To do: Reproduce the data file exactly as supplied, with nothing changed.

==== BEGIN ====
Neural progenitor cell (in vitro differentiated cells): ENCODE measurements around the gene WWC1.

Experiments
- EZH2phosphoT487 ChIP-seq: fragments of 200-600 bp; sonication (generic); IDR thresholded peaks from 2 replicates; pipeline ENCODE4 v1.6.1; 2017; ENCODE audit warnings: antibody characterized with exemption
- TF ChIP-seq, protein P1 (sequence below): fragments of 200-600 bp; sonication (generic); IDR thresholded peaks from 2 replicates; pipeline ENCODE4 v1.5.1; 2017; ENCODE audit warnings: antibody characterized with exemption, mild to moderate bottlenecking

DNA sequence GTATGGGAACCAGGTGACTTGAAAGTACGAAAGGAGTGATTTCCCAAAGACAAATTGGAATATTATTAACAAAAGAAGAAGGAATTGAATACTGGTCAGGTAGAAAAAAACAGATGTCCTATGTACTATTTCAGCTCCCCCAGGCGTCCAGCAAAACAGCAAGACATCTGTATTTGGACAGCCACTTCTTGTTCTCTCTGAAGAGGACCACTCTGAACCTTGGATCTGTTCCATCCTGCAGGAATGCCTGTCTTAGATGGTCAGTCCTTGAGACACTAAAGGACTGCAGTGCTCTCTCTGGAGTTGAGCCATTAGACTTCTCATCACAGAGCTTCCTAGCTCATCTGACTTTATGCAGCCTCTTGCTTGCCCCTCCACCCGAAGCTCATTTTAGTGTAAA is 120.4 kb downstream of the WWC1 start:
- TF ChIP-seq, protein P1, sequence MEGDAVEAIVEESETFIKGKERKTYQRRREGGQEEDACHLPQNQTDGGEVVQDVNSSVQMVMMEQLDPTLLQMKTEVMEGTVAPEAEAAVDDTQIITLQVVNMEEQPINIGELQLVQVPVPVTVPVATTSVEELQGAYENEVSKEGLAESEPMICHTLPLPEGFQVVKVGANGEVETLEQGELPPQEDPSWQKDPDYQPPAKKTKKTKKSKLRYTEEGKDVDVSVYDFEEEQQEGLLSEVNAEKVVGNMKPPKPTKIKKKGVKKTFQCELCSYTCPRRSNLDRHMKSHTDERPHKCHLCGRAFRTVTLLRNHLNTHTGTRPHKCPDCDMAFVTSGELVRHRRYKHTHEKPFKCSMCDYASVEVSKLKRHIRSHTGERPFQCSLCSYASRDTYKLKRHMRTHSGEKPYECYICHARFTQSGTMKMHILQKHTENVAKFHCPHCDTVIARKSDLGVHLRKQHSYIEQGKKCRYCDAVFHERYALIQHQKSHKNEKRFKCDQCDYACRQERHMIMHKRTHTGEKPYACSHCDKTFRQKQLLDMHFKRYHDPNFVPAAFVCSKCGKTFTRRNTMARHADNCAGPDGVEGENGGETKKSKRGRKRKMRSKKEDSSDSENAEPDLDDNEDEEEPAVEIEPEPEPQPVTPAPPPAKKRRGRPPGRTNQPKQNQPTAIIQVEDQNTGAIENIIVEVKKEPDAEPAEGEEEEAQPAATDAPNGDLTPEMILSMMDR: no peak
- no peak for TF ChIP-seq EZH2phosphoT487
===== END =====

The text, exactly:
Neural progenitor cell (in vitro differentiated cells): ENCODE measurements around the gene WWC1.

Experiments
- EZH2phosphoT487 ChIP-seq: fragments of 200-600 bp; sonication (generic); IDR thresholded peaks from 2 replicates; pipeline ENCODE4 v1.6.1; 2017; ENCODE audit warnings: antibody characterized with exemption
- TF ChIP-seq, protein P1 (sequence below): fragments of 200-600 bp; sonication (generic); IDR thresholded peaks from 2 replicates; pipeline ENCODE4 v1.5.1; 2017; ENCODE audit warnings: antibody characterized with exemption, mild to moderate bottlenecking

DNA sequence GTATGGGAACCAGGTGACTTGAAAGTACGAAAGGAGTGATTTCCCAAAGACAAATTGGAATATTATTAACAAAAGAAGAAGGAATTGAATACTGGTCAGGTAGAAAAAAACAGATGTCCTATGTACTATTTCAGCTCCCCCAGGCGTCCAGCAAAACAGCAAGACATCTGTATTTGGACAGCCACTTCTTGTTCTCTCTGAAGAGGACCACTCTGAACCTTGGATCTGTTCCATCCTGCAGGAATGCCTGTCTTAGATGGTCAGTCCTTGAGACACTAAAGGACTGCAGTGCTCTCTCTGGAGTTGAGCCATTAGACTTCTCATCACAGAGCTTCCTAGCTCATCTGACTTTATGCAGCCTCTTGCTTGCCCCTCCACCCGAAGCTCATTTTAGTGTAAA is 120.4 kb downstream of the WWC1 start:
- TF ChIP-seq, protein P1, sequence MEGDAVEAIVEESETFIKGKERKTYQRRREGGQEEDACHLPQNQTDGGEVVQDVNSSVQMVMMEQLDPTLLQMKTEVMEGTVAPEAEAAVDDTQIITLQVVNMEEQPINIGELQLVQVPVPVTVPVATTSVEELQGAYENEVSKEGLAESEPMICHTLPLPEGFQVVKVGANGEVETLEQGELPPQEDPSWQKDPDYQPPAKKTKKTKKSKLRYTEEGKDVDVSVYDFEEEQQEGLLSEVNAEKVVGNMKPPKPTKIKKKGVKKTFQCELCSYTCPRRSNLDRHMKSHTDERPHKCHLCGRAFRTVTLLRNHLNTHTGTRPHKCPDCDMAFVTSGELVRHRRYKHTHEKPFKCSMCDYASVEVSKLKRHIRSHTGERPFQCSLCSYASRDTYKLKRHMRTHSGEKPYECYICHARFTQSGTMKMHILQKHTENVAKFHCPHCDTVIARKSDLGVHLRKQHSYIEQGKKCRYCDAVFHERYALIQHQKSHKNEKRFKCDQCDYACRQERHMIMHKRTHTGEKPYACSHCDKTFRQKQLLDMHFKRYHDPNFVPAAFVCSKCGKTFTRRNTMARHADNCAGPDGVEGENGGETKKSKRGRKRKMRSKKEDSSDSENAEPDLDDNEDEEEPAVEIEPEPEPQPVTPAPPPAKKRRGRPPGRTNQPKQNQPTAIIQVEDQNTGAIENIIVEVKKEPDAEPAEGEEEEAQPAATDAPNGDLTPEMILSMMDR: no peak
- no peak for TF ChIP-seq EZH2phosphoT487